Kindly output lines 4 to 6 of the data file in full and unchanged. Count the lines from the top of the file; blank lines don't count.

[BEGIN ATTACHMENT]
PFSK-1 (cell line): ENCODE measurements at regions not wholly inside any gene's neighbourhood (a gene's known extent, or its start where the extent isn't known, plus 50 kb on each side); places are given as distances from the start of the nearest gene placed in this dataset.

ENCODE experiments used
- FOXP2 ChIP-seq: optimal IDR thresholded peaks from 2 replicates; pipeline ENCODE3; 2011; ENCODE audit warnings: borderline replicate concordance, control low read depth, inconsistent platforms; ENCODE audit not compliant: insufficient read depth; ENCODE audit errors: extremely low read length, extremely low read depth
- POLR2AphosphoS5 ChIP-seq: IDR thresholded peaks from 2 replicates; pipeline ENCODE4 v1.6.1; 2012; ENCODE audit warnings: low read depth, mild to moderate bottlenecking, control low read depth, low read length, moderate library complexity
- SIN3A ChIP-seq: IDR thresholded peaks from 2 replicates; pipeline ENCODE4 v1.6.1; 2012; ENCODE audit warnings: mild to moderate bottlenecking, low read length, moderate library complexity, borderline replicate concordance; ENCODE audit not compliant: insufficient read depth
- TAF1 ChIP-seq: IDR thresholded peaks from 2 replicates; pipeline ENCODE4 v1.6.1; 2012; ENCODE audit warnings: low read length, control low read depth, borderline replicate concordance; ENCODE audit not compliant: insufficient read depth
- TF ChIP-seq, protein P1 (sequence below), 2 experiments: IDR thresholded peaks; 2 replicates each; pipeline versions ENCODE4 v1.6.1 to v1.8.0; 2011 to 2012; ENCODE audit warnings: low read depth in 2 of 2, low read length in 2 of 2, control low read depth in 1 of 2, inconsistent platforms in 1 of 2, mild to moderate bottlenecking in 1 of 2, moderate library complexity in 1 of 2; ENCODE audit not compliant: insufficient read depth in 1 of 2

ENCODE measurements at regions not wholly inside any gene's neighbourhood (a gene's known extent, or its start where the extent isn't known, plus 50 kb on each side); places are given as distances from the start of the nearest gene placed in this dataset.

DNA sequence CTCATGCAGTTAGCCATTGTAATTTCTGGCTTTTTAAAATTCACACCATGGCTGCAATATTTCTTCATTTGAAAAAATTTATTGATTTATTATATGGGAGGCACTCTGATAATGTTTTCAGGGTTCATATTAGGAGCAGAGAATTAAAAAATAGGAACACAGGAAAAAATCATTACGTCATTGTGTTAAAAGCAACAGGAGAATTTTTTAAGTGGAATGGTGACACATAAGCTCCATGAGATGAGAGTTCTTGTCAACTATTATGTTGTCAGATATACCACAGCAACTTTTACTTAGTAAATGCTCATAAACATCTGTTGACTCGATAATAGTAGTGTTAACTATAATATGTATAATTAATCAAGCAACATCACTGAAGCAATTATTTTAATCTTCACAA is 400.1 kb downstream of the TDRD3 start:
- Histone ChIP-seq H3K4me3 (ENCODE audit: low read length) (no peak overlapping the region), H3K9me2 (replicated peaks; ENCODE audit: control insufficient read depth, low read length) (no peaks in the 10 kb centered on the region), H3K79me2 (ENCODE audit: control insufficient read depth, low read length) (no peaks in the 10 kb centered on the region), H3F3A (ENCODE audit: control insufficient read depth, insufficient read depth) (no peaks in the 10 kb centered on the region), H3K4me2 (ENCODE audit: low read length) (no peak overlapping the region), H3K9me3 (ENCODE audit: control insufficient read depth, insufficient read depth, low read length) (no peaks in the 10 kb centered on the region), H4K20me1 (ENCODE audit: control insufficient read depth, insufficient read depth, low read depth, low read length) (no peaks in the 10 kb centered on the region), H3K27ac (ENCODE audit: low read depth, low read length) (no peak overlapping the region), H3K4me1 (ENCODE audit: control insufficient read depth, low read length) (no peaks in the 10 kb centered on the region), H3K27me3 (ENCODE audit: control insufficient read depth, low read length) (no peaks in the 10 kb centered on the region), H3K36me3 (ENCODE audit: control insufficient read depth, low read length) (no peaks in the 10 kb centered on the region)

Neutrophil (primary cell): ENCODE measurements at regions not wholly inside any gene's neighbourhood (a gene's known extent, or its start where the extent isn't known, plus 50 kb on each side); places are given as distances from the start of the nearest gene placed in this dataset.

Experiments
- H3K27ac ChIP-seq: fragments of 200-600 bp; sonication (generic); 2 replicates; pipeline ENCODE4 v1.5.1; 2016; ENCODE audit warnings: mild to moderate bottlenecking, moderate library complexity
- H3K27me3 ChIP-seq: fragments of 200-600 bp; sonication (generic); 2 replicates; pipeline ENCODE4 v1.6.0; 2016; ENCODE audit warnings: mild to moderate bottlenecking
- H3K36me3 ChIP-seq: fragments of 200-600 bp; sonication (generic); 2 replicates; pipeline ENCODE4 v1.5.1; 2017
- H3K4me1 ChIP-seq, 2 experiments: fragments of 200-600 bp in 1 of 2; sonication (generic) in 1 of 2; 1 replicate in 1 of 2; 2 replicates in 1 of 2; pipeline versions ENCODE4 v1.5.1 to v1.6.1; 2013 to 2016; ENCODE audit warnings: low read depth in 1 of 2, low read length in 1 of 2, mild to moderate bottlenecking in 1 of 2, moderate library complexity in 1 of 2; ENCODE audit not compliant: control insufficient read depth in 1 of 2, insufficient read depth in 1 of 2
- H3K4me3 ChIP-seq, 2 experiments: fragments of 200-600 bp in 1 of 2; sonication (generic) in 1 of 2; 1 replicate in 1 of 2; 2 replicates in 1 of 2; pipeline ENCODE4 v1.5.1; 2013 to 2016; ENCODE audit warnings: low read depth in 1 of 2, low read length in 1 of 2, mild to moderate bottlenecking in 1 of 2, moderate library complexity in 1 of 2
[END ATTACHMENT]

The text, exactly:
- POLR2AphosphoS5 ChIP-seq: IDR thresholded peaks from 2 replicates; pipeline ENCODE4 v1.6.1; 2012; ENCODE audit warnings: low read depth, mild to moderate bottlenecking, control low read depth, low read length, moderate library complexity
- SIN3A ChIP-seq: IDR thresholded peaks from 2 replicates; pipeline ENCODE4 v1.6.1; 2012; ENCODE audit warnings: mild to moderate bottlenecking, low read length, moderate library complexity, borderline replicate concordance; ENCODE audit not compliant: insufficient read depth
- TAF1 ChIP-seq: IDR thresholded peaks from 2 replicates; pipeline ENCODE4 v1.6.1; 2012; ENCODE audit warnings: low read length, control low read depth, borderline replicate concordance; ENCODE audit not compliant: insufficient read depth